Colin Freeze and Campbell Clark
The civilian appointed to lead Canada’s national police into a new era of accountability revealed yesterday he was among the secret group of bureaucrats who had met to censor findings of the Maher Arar report.”I was certainly involved in the process leading to that decision, but that decision was a decision taken by government,” RCMP Commissioner William Elliott, wearing a business suit, told reporters after the RCMP’s change-of-command ceremony. He was referring to work he had done while serving as an associate deputy minister to Public Safety Minister Stockwell Day.
The government broke with Mountie tradition to choose the career bureaucrat for the top job, in an apparent attempt to distance the RCMP from recent controversies like the Arar affair, which forced the resignation of Giuliano Zaccardelli.
Mr. Elliott insisted yesterday that “a number of improvements have already been put in place, but there’s more work to be done.”
Mr. Elliott directly addressed concerns that were revealed to the public on Thursday, when previously censored portions of the Arar report were disclosed.
The new information showed that RCMP officers had provided misleading information to a judge when seeking a warrant and had entered into problematic relationships with Syrian military intelligence and the U.S. Central Intelligence Agency.
“There are a number of lessons which we have learned,” he said.
“And that’s why we have more rigorous policies and more rigorous controls with respect to the sharing of information, with respect to the evaluation of information, and including better information about the circumstances under which information was obtained.”
“And yes, better and more complete and accurate affidavits to go before judges.”
Despite his assurances, there were vocal concerns about unknown Canadian security officials who recommended blotting out seemingly embarrassing information by claiming national security is at stake.
“Given what we now know about what they are trying to suppress, it’s obviously a concern that the person who is now accountable for the RCMP took such a limited view of the public’s right to know about the errors and mistakes committed by the force,” said Lorne Waldman, a lawyer acting for Mr. Arar.
Most of the fallout from the affair – which involved an inconclusive RCMP investigation that briefly touched upon Mr. Arar before U.S. authorities detained him as an alleged al-Qaeda member and sent him to Syria for interrogation – occurred last fall.
But because the government had censored references to many of Canada’s intelligence exchanges with the United States and Syria, the disclosures released this week prompted renewed interest in the scandal and in official secrecy.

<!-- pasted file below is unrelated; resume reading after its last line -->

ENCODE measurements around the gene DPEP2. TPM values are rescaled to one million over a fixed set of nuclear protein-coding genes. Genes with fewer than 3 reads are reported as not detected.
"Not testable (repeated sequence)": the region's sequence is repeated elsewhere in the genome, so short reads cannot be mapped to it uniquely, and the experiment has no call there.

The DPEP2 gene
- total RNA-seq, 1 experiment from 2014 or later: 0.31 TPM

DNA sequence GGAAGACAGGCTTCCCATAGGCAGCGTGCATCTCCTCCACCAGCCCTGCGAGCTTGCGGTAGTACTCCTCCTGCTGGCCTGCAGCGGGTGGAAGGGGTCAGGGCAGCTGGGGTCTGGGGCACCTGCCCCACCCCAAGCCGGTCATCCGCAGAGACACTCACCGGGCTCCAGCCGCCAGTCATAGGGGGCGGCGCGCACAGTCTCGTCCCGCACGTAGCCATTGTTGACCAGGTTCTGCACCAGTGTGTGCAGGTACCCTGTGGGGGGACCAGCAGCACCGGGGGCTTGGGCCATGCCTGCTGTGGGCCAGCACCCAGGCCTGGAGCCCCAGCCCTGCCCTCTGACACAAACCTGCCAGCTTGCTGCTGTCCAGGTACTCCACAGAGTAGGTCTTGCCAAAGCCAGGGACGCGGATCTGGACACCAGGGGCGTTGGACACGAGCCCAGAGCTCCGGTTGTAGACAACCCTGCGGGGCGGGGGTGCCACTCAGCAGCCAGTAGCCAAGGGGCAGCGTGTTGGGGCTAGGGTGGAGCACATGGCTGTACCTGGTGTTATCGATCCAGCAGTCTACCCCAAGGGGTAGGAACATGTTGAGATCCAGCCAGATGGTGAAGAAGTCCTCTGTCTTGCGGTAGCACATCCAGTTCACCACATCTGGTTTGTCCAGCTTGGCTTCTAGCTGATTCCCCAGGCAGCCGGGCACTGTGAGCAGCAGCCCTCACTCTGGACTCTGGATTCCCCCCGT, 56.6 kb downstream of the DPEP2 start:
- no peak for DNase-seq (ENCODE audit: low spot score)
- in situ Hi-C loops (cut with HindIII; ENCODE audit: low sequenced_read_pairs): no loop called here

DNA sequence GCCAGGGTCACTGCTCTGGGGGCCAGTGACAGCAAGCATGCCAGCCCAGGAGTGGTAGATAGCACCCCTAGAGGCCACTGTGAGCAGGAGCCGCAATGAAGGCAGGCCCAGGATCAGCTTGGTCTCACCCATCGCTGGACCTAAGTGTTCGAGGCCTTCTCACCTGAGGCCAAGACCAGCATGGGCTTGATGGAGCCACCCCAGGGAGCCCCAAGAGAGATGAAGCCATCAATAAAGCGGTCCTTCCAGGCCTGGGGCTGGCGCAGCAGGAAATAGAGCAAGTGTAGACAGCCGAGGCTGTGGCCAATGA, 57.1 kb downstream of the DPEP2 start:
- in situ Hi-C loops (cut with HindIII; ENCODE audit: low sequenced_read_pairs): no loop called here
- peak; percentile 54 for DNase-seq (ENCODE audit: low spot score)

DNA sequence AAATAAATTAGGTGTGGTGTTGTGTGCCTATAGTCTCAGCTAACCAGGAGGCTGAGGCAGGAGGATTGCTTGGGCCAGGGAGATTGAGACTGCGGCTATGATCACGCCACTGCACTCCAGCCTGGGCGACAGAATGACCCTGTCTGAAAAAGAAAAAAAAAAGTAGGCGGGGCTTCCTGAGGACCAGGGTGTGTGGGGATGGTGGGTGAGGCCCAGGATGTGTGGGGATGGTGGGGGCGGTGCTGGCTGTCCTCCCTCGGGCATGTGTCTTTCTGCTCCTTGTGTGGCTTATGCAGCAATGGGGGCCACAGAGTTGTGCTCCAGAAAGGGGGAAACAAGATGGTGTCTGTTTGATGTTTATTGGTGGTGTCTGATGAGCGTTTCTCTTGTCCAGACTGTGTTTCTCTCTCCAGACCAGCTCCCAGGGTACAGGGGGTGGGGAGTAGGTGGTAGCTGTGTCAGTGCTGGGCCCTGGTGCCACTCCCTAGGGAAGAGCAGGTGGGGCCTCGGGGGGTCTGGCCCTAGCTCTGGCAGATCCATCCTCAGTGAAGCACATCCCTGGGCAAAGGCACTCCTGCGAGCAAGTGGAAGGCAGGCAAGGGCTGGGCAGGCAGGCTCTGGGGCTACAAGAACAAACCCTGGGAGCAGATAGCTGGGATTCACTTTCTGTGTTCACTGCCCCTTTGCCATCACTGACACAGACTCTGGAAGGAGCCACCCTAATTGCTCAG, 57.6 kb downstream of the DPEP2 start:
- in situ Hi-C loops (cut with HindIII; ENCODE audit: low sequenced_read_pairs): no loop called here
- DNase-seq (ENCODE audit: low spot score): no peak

“The fact that the new RCMP commissioner appears to have been involved in this process is going to pose a challenge to him as he tries to demonstrate that he’s turning a new page at the RCMP,” said NDP Leader Jack Layton.
Liberal Leader Stéphane Dion said in an interview that “the key point for me today is not Mr. Elliott, it is which ministers decided on this unacceptable level of transparency for the Canadian people.”
A spokeswoman for Mr. Day, the past and current boss of Mr. Elliott, said “senior officials from various departments” decided to block out the passages before the government signed off on the recommendations.
Some security officials says there is no great mystery as to why such references were blacked out: Foreign intelligence is not viewed as fundamentally different from any other borrowed good or service. For that reason, Canada is wary of passing along secrets it gets from other sources, or even pointing to those sources.
“If you borrow your neighbour’s pickup truck to haul a load to the dump, you don’t give the keys to the kids to go for a Slurpee at the 7-Eleven,” said one official who declined to be identified. “Intellectually, it’s not a difficult concept to grasp.”
Canada has no dedicated foreign intelligence service and is somewhat beholden to the goodwill of allies. One RCMP inspector testified recently that the Mounties export one nugget of that security intelligence for every 75 tips they import. For that reason, keeping the goodwill of partners like the United States is seen as paramount.
But censors often use these reasons as pretexts to invoke too much secrecy, critics say. “If you’re a government bureaucrat, you have an institutional interest to protect,” said Paul Cavalluzzo, counsel for the Arar commission, which spent years battling for disclosure.
He said that the unknown officials who wanted to shield the government from embarrassment failed – badly. “Probably if this information had come out when Justice [Dennis] O’Connor wanted it to, some of this stuff would have been buried. Now it’s front-page news. Again.”